Of course, as the Master goes back to his TARDIS, there’ll still be a few brand spanking new Cybermen down below. This episode’s priorities are elsewhere, so the connection is never made explicit, but Missy’s behaviour in Series 8’s two part finale is interesting in light of this episode, given how Missy’s plan involves a bunch of Cybermen and trying to make an earlier Twelfth Doctor see things as she does.
She may not remember her recent encounter with her past self, but it’s interesting how from a chronological point of view, the events of this story might have influenced the Mistress’ next big plan. That makes her whole arc the kind of circle that Steven Moffat enjoys so much – she spends her whole life getting back to the point where she dies because she sides with the Doctor a little too late.
The Master’s warped psychology is what makes him/her so entertaining to watch in relation to the true north of the Doctor’s moral compass. With that in mind, will Missy’s contrite personality stick in future incarnations?
As Gomez put it in the latest issue of Doctor Who Magazine: “Even the worst psychopath can’t be entirely bad. It’s basic math. A positive cannot exist without a negative, and so there always has to be a thread of goodness in somebody. What makes you thoroughly evil, I believe, is when you recognise that thread of goodness – you’re aware of it, you’re conscious of it – and you still decide to be evil.”
When the Doctor pleads with them both to stand with him, he explains that he’s doing what he does because he will eventually fall where he stands. They refuse and, crucially, they both fall anyway. The two of them, laughing as they die, bitter and friendless, feels as definitive an ending for this character as we can imagine.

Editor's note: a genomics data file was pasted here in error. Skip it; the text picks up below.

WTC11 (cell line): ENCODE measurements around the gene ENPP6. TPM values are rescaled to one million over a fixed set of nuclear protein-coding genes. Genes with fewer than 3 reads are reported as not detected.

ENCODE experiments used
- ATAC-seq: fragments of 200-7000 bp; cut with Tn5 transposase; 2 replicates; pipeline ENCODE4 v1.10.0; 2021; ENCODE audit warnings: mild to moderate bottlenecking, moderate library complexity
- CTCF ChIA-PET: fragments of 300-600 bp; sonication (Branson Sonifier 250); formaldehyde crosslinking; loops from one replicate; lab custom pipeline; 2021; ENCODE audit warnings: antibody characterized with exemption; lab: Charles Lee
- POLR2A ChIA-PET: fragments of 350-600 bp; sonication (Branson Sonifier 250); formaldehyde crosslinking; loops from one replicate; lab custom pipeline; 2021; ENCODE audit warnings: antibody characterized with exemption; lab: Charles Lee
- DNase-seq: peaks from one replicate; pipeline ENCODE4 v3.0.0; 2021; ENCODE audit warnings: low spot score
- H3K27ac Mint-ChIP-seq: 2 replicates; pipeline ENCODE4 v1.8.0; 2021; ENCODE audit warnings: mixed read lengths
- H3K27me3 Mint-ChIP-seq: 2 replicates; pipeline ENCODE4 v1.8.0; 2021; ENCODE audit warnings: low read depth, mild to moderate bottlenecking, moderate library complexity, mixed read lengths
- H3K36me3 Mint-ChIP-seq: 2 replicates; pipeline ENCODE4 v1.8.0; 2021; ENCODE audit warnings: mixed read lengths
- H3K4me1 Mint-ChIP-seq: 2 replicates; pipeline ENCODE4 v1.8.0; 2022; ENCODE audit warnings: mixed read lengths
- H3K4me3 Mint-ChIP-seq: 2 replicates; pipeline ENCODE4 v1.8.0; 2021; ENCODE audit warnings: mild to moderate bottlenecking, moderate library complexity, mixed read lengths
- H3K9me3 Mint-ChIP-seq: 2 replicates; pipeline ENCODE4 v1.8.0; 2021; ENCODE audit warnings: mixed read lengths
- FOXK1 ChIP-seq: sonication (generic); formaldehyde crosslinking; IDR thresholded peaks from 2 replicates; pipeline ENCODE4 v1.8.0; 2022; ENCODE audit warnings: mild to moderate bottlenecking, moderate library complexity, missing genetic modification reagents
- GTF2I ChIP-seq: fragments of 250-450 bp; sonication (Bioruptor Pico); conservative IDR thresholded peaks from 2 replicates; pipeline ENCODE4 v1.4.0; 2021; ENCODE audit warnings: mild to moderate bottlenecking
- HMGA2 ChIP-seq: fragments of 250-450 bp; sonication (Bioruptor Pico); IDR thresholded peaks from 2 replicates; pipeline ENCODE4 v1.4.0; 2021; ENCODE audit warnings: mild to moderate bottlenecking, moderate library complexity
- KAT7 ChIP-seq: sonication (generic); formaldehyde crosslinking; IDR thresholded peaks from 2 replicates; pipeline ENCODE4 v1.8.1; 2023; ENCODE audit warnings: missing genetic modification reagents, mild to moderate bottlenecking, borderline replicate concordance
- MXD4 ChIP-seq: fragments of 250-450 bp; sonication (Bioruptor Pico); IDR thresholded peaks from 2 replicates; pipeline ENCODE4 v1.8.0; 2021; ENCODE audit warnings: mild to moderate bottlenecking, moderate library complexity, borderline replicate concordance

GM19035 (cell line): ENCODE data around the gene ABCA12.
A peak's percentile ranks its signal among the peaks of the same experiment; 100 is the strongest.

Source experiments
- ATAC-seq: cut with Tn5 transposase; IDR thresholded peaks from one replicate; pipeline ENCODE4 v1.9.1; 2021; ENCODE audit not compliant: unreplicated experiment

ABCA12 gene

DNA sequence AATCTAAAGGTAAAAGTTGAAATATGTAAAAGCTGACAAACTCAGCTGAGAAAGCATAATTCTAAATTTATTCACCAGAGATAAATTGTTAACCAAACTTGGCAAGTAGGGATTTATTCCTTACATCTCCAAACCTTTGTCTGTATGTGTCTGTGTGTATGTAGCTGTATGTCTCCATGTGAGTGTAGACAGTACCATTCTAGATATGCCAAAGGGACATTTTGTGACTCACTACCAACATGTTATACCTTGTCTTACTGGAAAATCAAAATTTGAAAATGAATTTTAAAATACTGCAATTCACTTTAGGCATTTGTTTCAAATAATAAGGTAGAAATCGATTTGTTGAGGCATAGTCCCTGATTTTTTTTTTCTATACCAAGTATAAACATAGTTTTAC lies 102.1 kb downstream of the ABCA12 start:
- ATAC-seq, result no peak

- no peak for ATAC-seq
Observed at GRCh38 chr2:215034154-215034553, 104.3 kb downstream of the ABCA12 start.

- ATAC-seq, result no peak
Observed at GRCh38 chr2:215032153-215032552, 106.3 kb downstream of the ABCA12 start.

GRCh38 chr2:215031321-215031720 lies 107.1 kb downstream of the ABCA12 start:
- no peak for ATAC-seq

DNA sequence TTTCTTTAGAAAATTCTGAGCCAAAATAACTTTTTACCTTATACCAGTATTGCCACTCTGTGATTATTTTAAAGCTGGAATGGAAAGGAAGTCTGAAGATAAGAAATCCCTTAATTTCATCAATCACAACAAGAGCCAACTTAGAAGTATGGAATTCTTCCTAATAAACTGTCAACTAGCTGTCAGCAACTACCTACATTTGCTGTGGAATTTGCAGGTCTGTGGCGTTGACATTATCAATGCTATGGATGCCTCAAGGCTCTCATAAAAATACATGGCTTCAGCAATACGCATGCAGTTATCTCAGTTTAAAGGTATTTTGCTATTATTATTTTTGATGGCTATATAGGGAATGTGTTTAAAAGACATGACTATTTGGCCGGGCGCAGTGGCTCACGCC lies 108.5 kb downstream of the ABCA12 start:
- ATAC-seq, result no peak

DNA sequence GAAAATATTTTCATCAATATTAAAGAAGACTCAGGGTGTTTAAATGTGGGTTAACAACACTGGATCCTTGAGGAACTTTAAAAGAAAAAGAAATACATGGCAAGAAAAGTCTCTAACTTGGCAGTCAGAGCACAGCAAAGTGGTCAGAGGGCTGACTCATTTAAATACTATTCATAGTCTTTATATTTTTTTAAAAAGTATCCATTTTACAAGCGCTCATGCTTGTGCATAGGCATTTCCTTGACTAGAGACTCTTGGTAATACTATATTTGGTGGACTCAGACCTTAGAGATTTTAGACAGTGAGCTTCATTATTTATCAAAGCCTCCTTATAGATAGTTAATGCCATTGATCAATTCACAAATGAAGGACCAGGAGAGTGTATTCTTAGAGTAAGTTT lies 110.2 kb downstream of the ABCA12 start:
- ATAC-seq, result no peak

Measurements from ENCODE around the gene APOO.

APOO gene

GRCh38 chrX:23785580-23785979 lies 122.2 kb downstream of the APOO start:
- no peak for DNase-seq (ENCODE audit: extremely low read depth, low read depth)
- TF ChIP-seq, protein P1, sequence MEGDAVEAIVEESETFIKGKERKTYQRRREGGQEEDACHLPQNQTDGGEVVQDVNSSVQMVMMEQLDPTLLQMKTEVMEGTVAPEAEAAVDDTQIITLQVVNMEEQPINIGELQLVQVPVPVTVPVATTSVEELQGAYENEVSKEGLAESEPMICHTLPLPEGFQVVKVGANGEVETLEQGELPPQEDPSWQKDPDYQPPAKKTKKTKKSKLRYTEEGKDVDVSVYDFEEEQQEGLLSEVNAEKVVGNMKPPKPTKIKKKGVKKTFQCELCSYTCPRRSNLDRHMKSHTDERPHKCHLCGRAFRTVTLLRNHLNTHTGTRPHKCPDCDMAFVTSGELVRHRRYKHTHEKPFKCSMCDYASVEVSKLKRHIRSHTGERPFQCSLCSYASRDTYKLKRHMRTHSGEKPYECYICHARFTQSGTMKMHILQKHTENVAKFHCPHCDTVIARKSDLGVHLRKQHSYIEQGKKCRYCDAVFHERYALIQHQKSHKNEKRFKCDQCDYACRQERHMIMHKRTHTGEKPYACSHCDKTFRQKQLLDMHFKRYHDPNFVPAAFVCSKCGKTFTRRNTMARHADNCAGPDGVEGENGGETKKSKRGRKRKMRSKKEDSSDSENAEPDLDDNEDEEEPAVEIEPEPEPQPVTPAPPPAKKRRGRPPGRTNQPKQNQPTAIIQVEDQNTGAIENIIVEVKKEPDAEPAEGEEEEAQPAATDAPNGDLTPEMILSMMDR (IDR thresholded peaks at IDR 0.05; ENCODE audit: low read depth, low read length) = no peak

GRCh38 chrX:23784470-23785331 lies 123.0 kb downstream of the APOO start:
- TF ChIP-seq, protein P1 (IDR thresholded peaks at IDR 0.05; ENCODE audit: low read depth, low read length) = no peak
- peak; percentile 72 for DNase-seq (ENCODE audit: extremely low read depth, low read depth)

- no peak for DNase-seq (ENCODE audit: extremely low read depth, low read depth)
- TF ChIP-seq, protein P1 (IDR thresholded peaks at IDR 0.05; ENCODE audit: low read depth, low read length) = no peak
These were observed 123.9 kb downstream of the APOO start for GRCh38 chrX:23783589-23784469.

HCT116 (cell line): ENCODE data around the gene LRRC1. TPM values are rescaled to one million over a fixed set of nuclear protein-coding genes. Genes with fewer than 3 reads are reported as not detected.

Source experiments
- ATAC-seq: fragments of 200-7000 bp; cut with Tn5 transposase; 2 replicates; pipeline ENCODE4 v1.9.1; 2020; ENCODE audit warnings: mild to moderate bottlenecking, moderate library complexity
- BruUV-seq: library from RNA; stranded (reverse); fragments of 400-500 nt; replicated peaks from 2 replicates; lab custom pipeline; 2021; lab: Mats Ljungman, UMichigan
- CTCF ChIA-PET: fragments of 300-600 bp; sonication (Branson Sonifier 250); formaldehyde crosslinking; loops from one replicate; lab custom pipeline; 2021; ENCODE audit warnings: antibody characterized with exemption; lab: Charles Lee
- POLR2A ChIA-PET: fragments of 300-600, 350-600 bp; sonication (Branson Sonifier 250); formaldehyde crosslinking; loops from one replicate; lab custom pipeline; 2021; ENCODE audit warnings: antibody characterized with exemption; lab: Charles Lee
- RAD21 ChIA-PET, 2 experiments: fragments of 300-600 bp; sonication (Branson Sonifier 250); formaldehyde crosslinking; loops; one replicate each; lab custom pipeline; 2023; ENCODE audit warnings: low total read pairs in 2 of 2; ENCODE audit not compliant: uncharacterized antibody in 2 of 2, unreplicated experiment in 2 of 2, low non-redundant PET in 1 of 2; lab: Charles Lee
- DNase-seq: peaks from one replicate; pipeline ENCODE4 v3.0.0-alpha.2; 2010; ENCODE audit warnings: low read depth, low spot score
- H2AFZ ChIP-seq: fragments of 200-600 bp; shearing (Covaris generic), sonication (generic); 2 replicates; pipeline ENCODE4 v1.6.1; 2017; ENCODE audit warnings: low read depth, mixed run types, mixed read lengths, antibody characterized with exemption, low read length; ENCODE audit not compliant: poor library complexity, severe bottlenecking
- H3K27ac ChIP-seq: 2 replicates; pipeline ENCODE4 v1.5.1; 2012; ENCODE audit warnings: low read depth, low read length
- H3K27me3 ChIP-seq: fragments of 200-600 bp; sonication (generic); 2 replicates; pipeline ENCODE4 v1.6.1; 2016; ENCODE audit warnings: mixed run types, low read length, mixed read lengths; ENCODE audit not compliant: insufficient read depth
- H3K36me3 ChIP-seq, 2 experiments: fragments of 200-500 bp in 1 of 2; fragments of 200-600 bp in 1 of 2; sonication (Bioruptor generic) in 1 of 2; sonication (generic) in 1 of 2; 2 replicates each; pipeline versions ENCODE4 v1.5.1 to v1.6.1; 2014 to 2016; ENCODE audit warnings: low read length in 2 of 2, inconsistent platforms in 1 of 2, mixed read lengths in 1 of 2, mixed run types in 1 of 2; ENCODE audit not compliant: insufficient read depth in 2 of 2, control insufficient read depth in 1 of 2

But as we’ve said, he or she will be back, because the Master has appeared to die and come back, without regenerating, countless times over the years. For example, at the end of Planet Of Fire, one of three very dark stories that closed Peter Davison’s era, the Doctor lets the Master burn alive. Anthony Ainley was back five stories later to annoy Colin Baker’s Doctor, with no explanation as to his return.
In the new series, the writers have been more diligent about the hows and whyfors of the Master’s trademark resurrections. Jacobi was given a new regeneration cycle by the Time Lords to fight in the war, Simm got the Goblet Of Fire treatment from his acolytes in The End Of Time, and Gomez gives Clara an entertaining presentation on faking her own death in The Witch’s Familiar. It wouldn’t be too much of a stretch for future writers who want to use the character to come up with something similar.
The character may well remain visible in other media in past incarnations. Jacobi has recorded a season of stories as “the War Master” for Big Finish, which will be released later this year, and DWM recently ran a comic strip called Doorway To Hell, in which the Twelfth Doctor tangled with the Delgado Master. The TV series could mess about with past incarnations and leave Missy as the last incarnation chronologically, but somehow we doubt that ending will stick, even if the death and return of Gallifrey is less prominent in episodes to come.
The smart money would be on Series 13 or 14 having an episode in which a mysterious guest character reveals he is the Master or she is Missy at cliffhanger time, and they’ll probably be as well suited to the next Doctor as Simm was to Tennant or Gomez was to Capaldi. Even if Chris Chibnall or any other future writers of the show eventually wind up circling back around to the ending we get here, the treatment and development of the character in The Doctor Falls, and in this tenth series, has given the Master a 21st century revamp as thorough as that of the Doctor.